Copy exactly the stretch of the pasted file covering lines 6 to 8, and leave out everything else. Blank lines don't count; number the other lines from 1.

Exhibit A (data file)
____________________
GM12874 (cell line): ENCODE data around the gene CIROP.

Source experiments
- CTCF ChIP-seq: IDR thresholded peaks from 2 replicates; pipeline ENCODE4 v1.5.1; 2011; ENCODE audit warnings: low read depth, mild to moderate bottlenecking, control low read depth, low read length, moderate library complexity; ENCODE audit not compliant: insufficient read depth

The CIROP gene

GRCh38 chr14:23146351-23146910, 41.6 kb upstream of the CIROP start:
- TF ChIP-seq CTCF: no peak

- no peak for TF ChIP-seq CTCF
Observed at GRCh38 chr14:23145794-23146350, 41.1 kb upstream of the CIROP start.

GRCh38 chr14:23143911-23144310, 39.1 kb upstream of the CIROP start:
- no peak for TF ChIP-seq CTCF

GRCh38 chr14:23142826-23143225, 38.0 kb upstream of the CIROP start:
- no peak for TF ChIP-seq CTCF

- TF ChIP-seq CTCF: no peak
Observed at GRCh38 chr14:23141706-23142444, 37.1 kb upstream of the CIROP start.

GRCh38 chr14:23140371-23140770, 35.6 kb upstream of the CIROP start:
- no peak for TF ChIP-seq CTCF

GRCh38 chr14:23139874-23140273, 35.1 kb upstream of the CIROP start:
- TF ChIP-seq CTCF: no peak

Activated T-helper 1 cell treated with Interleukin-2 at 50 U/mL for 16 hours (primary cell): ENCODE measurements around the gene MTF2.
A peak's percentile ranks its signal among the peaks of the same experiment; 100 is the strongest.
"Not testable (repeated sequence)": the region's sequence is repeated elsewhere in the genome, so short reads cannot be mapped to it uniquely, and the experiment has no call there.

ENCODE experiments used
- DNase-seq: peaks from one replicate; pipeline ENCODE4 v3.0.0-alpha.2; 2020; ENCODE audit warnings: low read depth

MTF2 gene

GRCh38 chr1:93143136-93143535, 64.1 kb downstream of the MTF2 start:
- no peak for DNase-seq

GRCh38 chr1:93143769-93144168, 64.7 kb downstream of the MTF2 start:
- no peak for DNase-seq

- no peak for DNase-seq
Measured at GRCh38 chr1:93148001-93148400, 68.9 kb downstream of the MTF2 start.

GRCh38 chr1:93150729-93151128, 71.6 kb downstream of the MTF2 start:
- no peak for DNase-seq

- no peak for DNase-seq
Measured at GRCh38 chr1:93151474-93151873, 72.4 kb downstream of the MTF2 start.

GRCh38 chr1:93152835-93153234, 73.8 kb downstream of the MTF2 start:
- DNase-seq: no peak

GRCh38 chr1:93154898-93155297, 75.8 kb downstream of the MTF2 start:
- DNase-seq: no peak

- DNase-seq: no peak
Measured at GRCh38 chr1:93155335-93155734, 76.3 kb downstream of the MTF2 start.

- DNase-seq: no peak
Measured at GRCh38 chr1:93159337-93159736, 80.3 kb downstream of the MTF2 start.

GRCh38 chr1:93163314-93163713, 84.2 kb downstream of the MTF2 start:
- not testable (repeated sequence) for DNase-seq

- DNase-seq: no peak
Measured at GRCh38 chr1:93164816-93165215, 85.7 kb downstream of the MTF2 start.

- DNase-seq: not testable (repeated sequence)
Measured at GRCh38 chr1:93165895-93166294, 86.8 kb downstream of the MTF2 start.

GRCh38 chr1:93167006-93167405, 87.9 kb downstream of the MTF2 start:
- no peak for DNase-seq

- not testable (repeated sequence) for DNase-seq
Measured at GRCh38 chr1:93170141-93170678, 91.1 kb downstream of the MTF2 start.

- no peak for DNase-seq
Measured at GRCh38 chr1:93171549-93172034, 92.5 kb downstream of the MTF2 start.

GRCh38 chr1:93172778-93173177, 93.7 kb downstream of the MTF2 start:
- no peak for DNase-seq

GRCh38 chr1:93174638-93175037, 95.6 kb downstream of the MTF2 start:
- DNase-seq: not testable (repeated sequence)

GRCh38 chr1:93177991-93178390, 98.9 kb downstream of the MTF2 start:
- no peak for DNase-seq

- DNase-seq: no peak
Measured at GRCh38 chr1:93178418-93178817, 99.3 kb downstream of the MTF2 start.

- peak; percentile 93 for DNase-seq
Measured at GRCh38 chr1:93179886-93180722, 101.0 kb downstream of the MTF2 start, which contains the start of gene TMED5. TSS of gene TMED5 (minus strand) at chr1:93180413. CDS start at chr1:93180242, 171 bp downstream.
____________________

- TF ChIP-seq CTCF: no peak

- no peak for TF ChIP-seq CTCF
Observed at GRCh38 chr14:23145794-23146350, 41.1 kb upstream of the CIROP start.